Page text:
Lex Boon

Lex Boon

Lex Boon is a reporter for the leading Dutch newspaper Het Parool. He is known for his fine eye for unique stories. His report on the ‘Freezer Man’ – a Norwegian man who kept his dead grandfather in an icebox, hoping to resurrect him one day – became a national hit. He holds a lifelong fascination for pineapples.

Represented by 2 Seas Agency.


Telling a story in the most beautiful way possible is Lex Boon’s trademark. —NieuweJournalistiek.nl

Put pineapple on a pizza or a grilled cheese and you’ve got yourself a ‘Hawaii’! But why? Ask Prince Pineapple, also known as Lex Boon.  — NPO Radio 2

What an awesome book […] I didn’t know that a non-fiction title about pineapples could be such a page turner. […] The book is a wonderful road trip and takes us to places like Ghana, Florida and Scotland. […] Open this book and the sun begins to shine. — De Volkskrant

Boon has a great eye for telling anecdotes (…) patience and willfulness can yield a good story. — De Volkskrant

This book is refreshing. You become fascinated by a topic that didn’t really mean anything to you before, and you remain fascinated… — NRC

Name an event, and Lex can connect a pineapple story to it. — Vice.com

Brilliant story, great man, wonderful book. — Het Parool

A fantastic and addictive adventure that keeps getting larger proportions. — Zin

Great medicine against heartbreak. — Trouw

Lex Boon takes the reader to all corners of the world. — VPRO radio

How a man’s passion for pineapples took him across the world, on a journey full of spectacular stories and unexpected encounters.

  • Lex Boon knows everything there is to know about the exotic fruit and writes about it with wit and passion
  •  For the readers of Mark Kurlansky’s Salt and Cod
  •  Boon is a prominent Dutch journalist who is well-known for his qualitative news reports and his passionate pineapple stories on the national radio
  •  Pineapples are a billion-dollar business: hundreds of thousands of people are financially dependent on their cultivation and millions of people love eating them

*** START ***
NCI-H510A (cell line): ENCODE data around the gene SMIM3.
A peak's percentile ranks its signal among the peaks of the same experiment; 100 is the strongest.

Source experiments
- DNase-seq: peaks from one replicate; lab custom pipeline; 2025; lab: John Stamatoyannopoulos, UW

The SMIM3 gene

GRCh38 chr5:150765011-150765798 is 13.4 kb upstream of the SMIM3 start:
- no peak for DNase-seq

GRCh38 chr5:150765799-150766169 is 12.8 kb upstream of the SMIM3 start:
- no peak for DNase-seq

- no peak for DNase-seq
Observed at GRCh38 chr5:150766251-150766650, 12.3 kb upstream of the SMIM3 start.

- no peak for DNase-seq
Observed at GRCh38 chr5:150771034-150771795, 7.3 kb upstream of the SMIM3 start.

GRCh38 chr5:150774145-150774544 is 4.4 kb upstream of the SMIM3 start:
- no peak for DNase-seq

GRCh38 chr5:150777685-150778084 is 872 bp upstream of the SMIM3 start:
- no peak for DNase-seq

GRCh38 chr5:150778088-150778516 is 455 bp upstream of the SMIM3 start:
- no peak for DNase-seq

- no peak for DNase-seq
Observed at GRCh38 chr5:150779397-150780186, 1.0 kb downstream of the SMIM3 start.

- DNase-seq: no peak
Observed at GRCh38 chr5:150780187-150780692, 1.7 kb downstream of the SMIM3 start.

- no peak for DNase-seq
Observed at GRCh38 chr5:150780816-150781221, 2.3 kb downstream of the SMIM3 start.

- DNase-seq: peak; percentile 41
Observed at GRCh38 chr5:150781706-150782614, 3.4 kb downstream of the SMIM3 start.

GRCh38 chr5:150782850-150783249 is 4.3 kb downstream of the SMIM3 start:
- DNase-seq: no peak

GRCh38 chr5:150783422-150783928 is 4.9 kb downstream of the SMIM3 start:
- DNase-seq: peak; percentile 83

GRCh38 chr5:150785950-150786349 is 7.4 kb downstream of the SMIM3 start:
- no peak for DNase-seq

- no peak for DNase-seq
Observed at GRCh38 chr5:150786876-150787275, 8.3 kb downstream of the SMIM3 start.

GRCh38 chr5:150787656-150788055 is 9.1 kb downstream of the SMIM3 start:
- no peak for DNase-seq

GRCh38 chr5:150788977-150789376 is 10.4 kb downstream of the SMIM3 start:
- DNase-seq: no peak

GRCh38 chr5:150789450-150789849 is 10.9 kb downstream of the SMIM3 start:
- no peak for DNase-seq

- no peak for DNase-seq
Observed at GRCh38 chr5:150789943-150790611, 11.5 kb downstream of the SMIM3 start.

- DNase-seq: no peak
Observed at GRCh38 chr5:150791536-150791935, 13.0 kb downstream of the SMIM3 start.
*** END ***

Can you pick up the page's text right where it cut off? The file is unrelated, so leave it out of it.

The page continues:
•  Filled with juicy stories and meetings with extraordinary people

I set up a Google news alert for ‘pineapple’ and from that moment on, I received a daily overview of all blogs and news items about my favorite fruit. 
When a van full of pineapples toppled on the highway, or pounds of cocaine were found hidden between pallets of South-American pineapples, I was the first to know. There were updates about pineapple-producing countries such as Costa Rica or Australia: a good harvest, a bad harvest, a harvest entirely destroyed by a heavy storm…
But where to begin?
‘Angry pineapple farmers block Thailand highway,’ I read on The Bangkok Post ’s website. It seemed like a news story I should be on top of. And besides, I rather felt like taking a trip.
A week later, I was on a plane.

One day, journalist Lex Boon’s girlfriend comes home with a gift: a pineapple plant. Shortly after, she breaks up with him and leaves him alone – with the pineapple.
In an attempt to get over his broken heart, he becomes obsessed with the fruit. When he reads a news story about pineapple farmers in Thailand who dump their harvest on the highway, he gets on a plane, determined to investigate.

When he arrives in Thailand, he becomes intangled in the opague world of the fruit industry. What follows is a worldwide search for pineapple stories. Lex finds himself in a 17th century Scottish pineapple castle. At a pineapple congress in Costa Rica where he manages to track down the inventor of the ‘extra sweet pineapple’. And in Ghana, where he exports his own ‘less sweet pineapple’ and – against all odds – falls in love again…

Pineapple is a fascinating history of – and incredible story collection about – the most exotic fruit we know.